Sailing Superstitions (from Bailey Island, Maine)

Sailors and superstitions… they go hand-in-hand, right?

There have been a number of cruisers talking about the sailor’s superstition survey, and it got me thinking… am I really superstitious?

Um, yes. Absolutely. I try not to admit just how superstitious I am, actually. It’s embarrassing.

In case you’re interested, here are Leah’s Top 3 Sailing Superstitions:

  • Never, EVER, refer to the weather conditions directly (good or bad). This includes mentioning “what a lovely day of sailing we’ve had” five minutes before you’ve actually dropped the anchor (or those five minutes will be the most hell-bent, hair-raising, fear-inducing, five minutes of your life). This also includes as complaining about how bad it’s been, because “I wish it would calm down out here” = not a breath. of. wind for the next four days. Much safer to simply ignore the weather entirely.
Brio under sail in North Carolina

A beautiful day, right? But we KNOW BETTER than to comment on the weather!!

  • If you MUST mention the weather, or anything generally positive onboard, find yourself a dead tree to knock on. I don’t actually think I’ve met a sailor who doesn’t knock on wood. “The holding tank has been working wonderfully… knock on wood”, “Our new alternator bracket will make it to Maine… knock on wood”, “I think a few weevils will give us extra protein, not sore tummies… knock on wood” 😉 Thankfully most boats have a plethora of wood around to knock on, but if you’re really stuck we’ve decided knocking on your heads substitutes quite nicely. Bonus points if you can knock on your partner’s head 🙂
I learned to knock on wood at a young age

I learned to knock on wood at a young age

  • Oh my goodness don’t think about leaving on a Friday. My parents actually inflicted this one on me. Four years of cruising, 37,000+ nm, and we never once started a passage on a Friday. Now we knew of people that left on Fridays (mostly from their distress calls and the bad-weather-bash-ups-stories they told later) (I kid… mostly) but we never followed suit. Just hoped for their sake that they’d have a good trip (knock on wood). Joking aside, the boats I know of that sank / were scuttled / were somehow lost at sea… all left on a Friday. WHO WANTS TO TEMPT FATE THAT WAY???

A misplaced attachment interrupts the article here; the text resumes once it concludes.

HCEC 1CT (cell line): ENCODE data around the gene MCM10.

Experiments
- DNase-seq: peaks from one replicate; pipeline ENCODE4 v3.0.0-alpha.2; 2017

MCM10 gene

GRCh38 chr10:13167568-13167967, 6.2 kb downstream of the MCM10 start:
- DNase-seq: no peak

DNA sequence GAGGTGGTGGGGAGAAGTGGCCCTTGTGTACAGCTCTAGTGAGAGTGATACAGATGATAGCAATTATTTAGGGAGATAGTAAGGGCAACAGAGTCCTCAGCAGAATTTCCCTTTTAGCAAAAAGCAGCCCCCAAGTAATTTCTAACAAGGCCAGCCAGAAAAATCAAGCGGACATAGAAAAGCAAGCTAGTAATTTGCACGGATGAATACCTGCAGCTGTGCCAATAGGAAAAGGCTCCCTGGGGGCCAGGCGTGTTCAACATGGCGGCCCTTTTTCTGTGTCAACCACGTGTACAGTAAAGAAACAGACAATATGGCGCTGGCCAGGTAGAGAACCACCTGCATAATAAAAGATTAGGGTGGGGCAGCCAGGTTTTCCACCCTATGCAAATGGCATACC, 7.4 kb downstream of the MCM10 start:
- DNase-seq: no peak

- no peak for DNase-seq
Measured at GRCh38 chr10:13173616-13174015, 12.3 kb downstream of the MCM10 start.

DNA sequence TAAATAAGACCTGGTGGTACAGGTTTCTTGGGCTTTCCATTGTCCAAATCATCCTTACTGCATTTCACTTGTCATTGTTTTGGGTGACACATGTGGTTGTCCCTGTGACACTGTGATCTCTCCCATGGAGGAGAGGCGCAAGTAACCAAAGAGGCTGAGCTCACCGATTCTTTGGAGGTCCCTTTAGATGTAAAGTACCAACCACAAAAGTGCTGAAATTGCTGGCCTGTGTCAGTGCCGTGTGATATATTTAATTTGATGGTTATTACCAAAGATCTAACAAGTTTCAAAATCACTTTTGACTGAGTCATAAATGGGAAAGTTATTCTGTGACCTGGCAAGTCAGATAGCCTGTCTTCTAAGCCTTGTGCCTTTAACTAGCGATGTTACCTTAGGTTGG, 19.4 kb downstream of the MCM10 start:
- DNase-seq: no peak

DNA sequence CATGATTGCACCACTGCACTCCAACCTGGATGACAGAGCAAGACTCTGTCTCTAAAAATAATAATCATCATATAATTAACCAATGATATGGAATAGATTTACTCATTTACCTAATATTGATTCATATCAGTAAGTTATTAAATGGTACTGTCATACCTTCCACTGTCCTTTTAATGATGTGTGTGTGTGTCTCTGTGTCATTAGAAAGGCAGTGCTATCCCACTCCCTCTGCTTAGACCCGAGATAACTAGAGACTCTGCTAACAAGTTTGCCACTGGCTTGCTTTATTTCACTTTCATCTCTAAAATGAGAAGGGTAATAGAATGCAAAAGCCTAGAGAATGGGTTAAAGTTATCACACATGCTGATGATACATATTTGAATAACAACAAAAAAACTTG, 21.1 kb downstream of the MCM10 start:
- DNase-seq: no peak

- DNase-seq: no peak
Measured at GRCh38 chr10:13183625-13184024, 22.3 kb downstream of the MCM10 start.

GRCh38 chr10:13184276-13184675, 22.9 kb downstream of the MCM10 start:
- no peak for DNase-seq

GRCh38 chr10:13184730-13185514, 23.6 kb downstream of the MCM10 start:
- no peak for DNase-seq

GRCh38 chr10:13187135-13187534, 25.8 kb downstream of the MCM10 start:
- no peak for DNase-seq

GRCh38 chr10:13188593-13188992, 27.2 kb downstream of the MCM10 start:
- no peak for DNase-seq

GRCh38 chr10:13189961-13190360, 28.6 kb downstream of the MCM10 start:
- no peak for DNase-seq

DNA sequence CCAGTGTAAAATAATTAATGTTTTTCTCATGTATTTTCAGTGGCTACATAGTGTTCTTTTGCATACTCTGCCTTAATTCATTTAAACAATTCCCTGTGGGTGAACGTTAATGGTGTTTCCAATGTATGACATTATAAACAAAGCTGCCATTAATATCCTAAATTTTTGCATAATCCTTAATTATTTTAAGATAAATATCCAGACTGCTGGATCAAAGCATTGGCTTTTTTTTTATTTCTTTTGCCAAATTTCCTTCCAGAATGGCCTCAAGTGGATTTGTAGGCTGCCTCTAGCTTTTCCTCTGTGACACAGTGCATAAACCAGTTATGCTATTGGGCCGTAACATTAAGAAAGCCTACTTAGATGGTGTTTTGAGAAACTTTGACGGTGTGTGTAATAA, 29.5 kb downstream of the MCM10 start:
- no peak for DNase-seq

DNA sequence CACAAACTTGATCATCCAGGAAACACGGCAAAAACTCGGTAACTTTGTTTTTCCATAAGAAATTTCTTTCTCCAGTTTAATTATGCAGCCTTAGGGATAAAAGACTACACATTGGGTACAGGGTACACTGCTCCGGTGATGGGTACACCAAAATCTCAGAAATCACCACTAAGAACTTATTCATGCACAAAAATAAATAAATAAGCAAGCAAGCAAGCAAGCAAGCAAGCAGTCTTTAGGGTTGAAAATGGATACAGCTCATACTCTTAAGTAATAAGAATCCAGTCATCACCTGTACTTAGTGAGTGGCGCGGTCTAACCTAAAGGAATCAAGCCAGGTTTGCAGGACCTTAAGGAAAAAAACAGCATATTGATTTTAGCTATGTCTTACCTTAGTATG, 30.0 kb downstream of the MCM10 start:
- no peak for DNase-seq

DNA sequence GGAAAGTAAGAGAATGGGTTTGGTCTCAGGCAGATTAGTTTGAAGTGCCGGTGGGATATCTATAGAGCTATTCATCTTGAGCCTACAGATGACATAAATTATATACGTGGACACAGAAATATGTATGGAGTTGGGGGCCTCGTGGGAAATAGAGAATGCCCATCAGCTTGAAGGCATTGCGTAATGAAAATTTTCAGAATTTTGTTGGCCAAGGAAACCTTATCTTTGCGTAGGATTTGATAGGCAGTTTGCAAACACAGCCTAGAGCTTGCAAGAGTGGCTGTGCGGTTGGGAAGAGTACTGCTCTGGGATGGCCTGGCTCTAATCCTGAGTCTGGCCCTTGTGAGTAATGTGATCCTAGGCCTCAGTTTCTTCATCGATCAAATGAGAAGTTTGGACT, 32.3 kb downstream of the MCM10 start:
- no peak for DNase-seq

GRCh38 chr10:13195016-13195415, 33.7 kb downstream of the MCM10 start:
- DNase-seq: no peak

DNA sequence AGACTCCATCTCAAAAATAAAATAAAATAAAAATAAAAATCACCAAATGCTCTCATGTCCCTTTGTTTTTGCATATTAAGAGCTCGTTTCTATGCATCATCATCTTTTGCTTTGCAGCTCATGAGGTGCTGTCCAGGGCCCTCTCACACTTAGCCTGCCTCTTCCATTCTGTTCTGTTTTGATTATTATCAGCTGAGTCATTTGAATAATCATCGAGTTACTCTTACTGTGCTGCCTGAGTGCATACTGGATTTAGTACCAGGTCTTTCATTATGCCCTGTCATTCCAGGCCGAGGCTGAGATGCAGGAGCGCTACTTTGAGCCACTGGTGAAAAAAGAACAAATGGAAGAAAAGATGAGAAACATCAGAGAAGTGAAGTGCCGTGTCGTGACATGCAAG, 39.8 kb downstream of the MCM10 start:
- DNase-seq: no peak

• Speaking of fate, Sea Gods must be appeased. We sacrificed to Neptune when we crossed the equator, we appeal to him when the weather isn’t ideal, and we definitely don’t complain (out loud) about the job Mother Nature is doing. Better safe than sorry, you know??

    My sister being recognized by King Neptune as we cross the equator (1998)

    My sister being recognized by “King Neptune” as we cross the equator (1998)

So I think, actually, that I should blame my parents for all these darned superstitions… it seems they not only implanted them, they actively encouraged a few of them!! But, annoying as they can be, following the “superstition rules” has definitely kept us safe.

Well, so far.

Knock on wood 😉


PS – If you want to read about other cruisers’ superstitions, just go Google “sailing superstitions survey” and you’ll find all sorts of recent posts!

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